The collapsing of two conflicting states is the central theme of HERE AND NOW/AND NOWHERE, Tauba Auerbach’s new exhibition at Deitch Projects. The artist deliberately composed the title as an anagram. The paintings, photographic works, sculpture and the musical instrument that comprise the show are all structured around the threshold between order and randomness. The philosophical conflicts explored in the work include:
The liminality, or intermediate state between two dimensionality and three dimensionality.
The past and the present.
A combination of the two: a past three-dimensional state and a present two-dimensional state.
Being HERE vs. Being THERE, and being both HERE and THERE at once.
Randomness vs. Determinism and the unpredictable order of chaos.
In the marrying of two conflicting states, the work is also about the number 2, a concept that is inherent in the remote interdependence central to the sculptural works in the exhibition.
There are five bodies of work represented in the exhibition:
The next generation of the Crumple paintings previously shown in Deitch Projects’ Constraction exhibition last summer and in the New Museum’s Younger Than Jesus. These new works have been created for the large space of Deitch’s 18 Wooster Street gallery and require that the viewer stand far back from the work to perceive the illusion of a crumpled surface constructed from large Ben Day dots.
A new series of more representational, but still undecipherable Static photographs. They focus less on the emergence of pattern as in the previous series, also shown in Younger Than Jesus, and more on the emergence of form. They address the question of what makes something “something.”
A series of incrementally sized fold paintings, painted on raw canvas with an industrial paint sprayer. They explore the merging of a past three-dimensional state with a present two-dimensional state.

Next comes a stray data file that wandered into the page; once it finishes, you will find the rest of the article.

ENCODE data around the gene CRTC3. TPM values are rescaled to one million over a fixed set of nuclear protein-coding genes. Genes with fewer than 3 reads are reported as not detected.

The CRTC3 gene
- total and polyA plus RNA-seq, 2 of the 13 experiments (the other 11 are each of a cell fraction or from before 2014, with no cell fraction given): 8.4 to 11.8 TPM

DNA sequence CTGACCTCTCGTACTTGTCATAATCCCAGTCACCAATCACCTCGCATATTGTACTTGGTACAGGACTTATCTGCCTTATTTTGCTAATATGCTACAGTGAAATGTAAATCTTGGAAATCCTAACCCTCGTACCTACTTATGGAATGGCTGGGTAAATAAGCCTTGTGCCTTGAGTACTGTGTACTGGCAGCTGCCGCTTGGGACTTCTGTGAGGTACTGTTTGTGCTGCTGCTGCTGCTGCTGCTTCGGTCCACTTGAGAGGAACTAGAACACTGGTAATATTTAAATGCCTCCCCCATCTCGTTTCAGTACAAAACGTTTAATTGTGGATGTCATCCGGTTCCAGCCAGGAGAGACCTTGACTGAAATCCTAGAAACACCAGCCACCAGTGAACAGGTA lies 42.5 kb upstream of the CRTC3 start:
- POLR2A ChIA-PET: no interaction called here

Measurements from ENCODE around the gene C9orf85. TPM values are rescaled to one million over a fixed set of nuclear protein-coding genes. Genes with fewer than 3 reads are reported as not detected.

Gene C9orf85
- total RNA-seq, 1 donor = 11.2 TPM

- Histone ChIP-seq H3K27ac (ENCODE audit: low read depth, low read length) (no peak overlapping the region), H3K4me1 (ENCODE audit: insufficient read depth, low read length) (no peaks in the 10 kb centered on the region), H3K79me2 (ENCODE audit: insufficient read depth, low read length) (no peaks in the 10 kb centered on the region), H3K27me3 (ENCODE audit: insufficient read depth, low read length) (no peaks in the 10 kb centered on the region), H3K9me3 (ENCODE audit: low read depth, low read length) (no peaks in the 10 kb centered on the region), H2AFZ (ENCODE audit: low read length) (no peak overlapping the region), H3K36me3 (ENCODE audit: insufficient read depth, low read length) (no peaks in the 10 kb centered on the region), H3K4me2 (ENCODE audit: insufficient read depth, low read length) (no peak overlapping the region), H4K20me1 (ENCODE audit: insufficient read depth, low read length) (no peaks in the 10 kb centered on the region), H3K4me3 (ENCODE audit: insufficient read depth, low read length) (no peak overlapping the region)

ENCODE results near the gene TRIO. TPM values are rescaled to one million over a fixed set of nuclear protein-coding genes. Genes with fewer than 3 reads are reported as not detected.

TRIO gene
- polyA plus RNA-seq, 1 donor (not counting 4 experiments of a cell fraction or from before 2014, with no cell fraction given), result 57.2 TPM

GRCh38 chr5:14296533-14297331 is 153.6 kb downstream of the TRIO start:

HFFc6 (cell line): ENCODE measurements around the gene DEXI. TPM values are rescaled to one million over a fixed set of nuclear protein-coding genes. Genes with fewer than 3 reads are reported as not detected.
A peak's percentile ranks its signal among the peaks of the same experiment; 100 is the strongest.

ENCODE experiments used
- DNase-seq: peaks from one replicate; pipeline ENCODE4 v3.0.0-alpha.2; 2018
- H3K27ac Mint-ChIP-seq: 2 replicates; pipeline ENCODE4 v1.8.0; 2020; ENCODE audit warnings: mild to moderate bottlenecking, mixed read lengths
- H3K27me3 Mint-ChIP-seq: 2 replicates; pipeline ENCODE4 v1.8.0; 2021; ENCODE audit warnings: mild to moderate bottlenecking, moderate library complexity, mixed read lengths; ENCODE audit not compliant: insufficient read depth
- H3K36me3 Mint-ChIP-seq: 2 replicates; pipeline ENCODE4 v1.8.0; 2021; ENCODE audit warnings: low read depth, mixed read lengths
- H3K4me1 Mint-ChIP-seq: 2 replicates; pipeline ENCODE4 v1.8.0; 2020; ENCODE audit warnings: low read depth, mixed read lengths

A sculpture that is half inside the gallery and half outside of it.
There will be a form resembling a black orb hanging from the gallery façade. It will blow in the breeze. Inside the gallery, there will be a light source dangling from a thin rod, moving around exactly the same way as the form outside. The sculpture is based on the phenomenon of entangled particles, two particles that, when separated from one another, continue to behave identically, even at a great distance. If you stimulate one, the other reacts too. It is as though they are supernaturally connected.
The Auerglass, which is the central work in the show, is a two-person wooden pump organ designed by the artist with her friend Cameron Mesirow of the band Glasser. The instrument cannot be played alone. It requires two people to play. One player has to pump in order for the other to play and vice versa. There is a four-octave scale that is divided so that each of the two players plays every other note. Auerbach and Mesirow will play a composition written specifically for the instrument. It combines music that Auerbach wrote as a child, songs from Glasser and new material. The Auerglass will be played at the opening on September 3rd, as a prelude to a Glasser performance at 8pm on September 11th, and daily at 5pm from Tuesday through Saturday during the exhibition. Ida Falck Øien, who creates the costumes for Glasser, has created special costumes with shifting states for the Auerglass players to wear.